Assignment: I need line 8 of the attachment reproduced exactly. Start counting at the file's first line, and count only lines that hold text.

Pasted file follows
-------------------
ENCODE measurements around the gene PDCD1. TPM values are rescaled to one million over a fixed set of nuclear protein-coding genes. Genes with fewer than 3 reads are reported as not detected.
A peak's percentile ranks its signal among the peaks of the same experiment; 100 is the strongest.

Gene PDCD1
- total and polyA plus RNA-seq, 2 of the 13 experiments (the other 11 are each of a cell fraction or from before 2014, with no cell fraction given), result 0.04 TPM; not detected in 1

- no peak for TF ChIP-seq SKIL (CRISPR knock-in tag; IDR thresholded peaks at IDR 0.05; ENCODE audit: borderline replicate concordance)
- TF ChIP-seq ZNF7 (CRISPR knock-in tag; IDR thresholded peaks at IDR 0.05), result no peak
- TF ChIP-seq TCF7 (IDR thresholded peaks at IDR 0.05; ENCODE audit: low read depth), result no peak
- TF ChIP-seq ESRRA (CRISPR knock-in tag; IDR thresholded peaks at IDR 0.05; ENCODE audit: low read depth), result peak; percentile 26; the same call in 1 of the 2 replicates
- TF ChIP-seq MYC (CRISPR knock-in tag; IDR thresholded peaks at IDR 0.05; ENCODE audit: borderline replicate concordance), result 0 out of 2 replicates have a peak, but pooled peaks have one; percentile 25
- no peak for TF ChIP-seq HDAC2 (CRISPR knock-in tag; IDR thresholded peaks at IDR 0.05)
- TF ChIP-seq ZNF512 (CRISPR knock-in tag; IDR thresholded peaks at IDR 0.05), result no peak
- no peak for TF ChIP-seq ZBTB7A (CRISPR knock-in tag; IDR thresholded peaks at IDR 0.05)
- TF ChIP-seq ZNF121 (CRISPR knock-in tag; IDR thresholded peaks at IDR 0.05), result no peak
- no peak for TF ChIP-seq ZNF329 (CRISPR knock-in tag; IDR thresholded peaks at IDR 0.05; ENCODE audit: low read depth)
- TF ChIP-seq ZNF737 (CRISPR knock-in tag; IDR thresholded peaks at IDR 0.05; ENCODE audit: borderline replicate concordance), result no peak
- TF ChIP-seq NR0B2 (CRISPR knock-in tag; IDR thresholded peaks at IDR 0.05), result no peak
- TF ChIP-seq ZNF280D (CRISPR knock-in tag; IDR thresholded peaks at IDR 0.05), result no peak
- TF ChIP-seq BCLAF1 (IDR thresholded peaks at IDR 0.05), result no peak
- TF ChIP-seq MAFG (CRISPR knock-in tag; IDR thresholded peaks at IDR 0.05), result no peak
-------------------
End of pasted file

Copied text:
- TF ChIP-seq ESRRA (CRISPR knock-in tag; IDR thresholded peaks at IDR 0.05; ENCODE audit: low read depth), result peak; percentile 26; the same call in 1 of the 2 replicates